We Have a Leadership Problem

I Can Be Your Hero..

"Leadership" has been on my mind lately, maybe because of the many conversations I have with people about the "lack of leadership" in their organizations.  It also came up in the comments on my recent post on "Managing" People.  Everywhere I go, people are talking about "leadership." 

But I'm rapidly coming to the conclusion that the last thing we need right now is more leaders or even better leaders. The entire frame is fundamentally flawed. 

The Problem with "Leadership"

When we talk about "leaders," implicit in the notion is that there are going to be "followers." There is a power dynamic in the idea of leadership that is often unexamined and that makes it virtually impossible for us to address the complex issues that lie before us. 

Leadership has an heroic quality to it. It implies that a leader can save us from whatever situation we find ourselves in. It puts the onus on the leader to find answers, divine the way and to move us along that path. The leader determines the course of action and we decide if and how we will follow. 

In our mythology of the leader, they are lone gunslingers (or maybe a team of a few), riding in on their white horses to save the day. They are the saviors, the heroes, the dragon-slayers. They are exalted and somehow different from ordinary mortals, imbued with special powers and skills that the rest of us can only wish we had. 

Some leaders are better than others at inviting participation in their leadership. Certainly this is better than a dictatorship. But still, at the heart of any notion of leadership is a fundamental power imbalance where the leader wields power that followers do not. 

This is its fundamental flaw. "Leadership" mark some as "special" while others are not. 

Even when we pay lipservice to the idea that we are all leaders, we secretly know this is crap. The very word "lead" means that someone is in charge and others are following.  We may not want to admit this is true, but it is. 

Why Do We Love Leaders?

We love having leaders (even when we chafe against them) because it relieves us of any responsibility or accountability for where we are or where we want to go. I can sit back and blame what's happening on "a lack of leadership." I can operate from my stance as a helpless victim of the leaders who will not lead or who lead poorly.  We see this at work all the time--the people who want "leaders," but then who blame the leaders they find for not being sufficiently heroic in saving them.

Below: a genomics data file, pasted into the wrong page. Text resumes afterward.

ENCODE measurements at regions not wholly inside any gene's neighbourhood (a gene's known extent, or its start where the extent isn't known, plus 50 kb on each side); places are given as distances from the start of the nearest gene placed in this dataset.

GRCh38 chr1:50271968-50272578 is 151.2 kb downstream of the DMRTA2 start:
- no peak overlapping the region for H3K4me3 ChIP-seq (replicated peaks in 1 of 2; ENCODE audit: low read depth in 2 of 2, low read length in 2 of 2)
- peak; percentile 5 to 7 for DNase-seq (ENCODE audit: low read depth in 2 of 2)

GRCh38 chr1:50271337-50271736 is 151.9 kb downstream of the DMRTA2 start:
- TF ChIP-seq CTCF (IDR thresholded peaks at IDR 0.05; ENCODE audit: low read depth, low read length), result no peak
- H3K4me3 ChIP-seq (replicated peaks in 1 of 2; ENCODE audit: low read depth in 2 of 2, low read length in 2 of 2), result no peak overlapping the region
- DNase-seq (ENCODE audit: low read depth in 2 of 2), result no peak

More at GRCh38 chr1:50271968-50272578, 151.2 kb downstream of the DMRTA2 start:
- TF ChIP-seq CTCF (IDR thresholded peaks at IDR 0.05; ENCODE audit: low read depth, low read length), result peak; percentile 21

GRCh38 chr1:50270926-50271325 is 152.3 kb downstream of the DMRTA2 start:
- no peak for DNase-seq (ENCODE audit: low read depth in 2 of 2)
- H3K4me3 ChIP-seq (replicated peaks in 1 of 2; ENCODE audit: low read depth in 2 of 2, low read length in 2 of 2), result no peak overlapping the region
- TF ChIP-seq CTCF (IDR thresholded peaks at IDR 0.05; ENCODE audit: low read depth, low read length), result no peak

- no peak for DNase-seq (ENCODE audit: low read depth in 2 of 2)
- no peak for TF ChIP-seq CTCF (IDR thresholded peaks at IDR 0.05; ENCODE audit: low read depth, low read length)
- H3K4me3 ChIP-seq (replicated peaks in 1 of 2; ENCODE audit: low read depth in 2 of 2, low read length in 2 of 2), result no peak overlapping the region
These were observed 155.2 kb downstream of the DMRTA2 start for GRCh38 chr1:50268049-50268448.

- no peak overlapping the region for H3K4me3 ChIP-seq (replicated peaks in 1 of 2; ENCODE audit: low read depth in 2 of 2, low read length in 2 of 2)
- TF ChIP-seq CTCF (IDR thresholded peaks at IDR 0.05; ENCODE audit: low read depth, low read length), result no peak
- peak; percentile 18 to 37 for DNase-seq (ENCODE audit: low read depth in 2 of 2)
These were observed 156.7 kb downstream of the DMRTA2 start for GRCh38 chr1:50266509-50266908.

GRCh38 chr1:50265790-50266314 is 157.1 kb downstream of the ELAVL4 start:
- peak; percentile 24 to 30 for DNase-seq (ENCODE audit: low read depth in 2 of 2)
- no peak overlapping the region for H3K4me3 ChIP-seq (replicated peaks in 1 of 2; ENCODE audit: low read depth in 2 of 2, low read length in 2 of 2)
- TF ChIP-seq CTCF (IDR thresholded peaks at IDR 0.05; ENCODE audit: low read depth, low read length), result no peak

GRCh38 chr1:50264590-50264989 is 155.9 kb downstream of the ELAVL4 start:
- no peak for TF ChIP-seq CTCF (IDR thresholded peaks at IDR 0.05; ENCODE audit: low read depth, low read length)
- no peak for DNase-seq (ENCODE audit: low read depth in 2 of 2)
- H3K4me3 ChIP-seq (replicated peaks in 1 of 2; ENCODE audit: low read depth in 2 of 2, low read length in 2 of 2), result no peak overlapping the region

And for those of us who aspire to be leaders, there is that secret wish that we will be the hero. We love leadership because if we become leaders, then it casts us in that mystical glow that comes with our status as leaders. We see ourselves as participatory leaders--and maybe we are--but still, as leaders, we are "the ones in charge." 

Lately it seems to me that we are workshipping at the altar of leadership  because we are desparate for new solutions and ideas. If we can only build leaders, then we can all be saved. We are like children, looking for our parents to swoop in and save the day. Leaders are the heroes and we are looking for them to rescue us. Or we are looking to BE the heroes and do the rescuing. 

But this is a damaging, disempowering way of operating in the world. All this worship of leaders and leadership merely perpetuates a dynamic of savior/victim. It makes it harder for those who feel that they are not leaders to contribute their strengths, ideas and gifts to the collective good. And it causes us to expend energy on all the power struggles that go with this idea--who's the leader, who isn't, how does the leader preserve his/her special status as hero, how do the rest of us respond to that?